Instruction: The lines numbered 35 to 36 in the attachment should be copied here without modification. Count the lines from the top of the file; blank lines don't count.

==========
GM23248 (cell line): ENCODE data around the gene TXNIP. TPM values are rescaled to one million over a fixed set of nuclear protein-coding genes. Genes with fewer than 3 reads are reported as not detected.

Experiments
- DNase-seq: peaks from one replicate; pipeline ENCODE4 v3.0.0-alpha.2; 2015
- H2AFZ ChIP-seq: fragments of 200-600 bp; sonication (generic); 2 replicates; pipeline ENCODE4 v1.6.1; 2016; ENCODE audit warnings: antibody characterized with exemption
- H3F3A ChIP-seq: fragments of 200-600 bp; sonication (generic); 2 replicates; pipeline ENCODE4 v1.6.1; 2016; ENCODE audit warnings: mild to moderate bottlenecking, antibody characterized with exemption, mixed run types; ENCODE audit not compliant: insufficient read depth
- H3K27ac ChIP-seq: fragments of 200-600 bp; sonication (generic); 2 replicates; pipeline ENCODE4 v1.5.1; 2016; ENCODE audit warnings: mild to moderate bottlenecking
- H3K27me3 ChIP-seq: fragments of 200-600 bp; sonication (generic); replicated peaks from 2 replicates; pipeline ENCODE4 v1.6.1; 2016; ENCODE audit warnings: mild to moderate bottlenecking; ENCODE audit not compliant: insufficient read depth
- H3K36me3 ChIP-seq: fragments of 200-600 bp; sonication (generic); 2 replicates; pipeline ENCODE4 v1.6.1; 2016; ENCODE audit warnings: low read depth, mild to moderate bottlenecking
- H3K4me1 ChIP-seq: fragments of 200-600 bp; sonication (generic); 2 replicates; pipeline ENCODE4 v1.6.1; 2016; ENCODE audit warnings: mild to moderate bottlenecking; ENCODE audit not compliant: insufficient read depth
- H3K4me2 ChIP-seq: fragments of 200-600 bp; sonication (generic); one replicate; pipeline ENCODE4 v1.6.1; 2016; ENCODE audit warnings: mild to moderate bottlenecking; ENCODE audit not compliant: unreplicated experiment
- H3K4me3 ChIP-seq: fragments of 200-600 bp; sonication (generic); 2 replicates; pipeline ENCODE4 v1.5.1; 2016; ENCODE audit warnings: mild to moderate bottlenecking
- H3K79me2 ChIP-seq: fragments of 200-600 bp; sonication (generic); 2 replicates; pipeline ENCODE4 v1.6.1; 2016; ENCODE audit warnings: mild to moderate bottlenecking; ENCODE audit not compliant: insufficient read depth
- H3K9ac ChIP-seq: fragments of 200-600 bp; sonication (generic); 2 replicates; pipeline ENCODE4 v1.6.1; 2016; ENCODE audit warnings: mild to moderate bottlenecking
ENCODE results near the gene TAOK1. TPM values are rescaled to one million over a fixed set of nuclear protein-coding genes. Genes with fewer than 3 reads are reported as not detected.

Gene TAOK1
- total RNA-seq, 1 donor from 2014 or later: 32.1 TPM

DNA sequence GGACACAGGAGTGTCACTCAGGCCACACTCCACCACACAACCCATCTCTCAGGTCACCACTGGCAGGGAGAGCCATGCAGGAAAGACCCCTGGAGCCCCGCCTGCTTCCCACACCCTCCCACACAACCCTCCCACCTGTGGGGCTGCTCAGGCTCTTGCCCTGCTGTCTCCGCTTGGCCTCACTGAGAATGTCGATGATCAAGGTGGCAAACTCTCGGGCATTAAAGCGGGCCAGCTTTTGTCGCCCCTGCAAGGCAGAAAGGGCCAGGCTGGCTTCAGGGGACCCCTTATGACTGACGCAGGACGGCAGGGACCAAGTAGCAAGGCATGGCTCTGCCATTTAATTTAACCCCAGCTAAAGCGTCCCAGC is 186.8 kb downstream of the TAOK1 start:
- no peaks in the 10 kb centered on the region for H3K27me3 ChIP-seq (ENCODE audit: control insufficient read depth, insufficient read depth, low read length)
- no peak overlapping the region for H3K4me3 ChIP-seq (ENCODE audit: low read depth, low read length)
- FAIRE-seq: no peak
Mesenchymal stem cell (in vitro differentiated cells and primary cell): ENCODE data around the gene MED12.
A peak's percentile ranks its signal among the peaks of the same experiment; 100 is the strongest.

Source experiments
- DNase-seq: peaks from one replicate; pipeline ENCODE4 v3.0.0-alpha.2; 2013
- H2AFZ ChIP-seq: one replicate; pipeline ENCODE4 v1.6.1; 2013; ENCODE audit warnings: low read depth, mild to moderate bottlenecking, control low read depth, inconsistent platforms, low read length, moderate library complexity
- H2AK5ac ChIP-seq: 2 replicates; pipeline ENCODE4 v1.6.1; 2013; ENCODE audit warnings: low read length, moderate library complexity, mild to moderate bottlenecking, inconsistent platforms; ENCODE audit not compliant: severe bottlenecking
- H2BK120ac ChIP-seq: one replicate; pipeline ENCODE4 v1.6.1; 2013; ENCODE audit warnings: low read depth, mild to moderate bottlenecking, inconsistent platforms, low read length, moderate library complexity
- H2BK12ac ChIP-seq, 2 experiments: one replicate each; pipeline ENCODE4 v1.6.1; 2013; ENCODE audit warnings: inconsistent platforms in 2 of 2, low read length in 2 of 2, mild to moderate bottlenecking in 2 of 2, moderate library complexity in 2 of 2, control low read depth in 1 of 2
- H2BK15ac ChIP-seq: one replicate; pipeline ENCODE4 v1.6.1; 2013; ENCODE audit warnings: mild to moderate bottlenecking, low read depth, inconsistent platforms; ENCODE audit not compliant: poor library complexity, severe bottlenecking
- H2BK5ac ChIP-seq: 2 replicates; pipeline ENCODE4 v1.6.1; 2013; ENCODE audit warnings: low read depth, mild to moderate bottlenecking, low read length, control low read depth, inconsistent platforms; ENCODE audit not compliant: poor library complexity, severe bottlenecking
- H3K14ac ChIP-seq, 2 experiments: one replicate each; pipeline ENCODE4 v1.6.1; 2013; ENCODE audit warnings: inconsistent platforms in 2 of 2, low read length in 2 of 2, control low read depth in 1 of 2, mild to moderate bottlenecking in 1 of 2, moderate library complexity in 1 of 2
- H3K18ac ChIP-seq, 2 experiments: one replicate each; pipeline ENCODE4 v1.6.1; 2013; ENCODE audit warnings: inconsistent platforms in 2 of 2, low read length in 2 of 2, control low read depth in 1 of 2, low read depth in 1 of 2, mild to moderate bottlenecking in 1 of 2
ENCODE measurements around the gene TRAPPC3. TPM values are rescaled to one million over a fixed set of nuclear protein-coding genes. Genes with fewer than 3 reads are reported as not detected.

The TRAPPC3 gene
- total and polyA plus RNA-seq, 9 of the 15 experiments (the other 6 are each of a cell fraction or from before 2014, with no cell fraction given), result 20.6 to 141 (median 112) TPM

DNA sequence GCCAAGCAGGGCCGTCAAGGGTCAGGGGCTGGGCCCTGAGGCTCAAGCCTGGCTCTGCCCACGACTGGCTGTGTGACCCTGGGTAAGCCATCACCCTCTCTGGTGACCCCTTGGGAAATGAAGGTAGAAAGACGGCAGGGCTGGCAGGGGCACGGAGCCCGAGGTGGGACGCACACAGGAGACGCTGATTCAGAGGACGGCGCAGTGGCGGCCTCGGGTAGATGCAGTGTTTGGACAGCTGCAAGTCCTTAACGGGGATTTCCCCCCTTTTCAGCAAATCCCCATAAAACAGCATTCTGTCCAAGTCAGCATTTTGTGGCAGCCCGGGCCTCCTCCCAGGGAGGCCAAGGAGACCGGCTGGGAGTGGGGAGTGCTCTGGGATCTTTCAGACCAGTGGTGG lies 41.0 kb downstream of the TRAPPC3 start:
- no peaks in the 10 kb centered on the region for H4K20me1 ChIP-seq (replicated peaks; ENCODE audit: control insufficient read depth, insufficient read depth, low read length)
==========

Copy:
- total and polyA plus RNA-seq, 9 of the 15 experiments (the other 6 are each of a cell fraction or from before 2014, with no cell fraction given), result 20.6 to 141 (median 112) TPM

DNA sequence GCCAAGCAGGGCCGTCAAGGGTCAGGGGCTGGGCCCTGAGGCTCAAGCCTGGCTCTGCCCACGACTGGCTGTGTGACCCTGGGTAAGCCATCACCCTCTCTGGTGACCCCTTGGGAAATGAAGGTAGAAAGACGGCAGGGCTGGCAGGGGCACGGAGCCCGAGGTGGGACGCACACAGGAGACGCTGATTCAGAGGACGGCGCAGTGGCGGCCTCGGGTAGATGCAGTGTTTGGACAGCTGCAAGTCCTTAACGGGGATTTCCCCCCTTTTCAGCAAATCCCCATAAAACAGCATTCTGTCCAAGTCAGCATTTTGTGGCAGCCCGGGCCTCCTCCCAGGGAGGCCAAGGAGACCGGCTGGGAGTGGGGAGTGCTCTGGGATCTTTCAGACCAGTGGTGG lies 41.0 kb downstream of the TRAPPC3 start: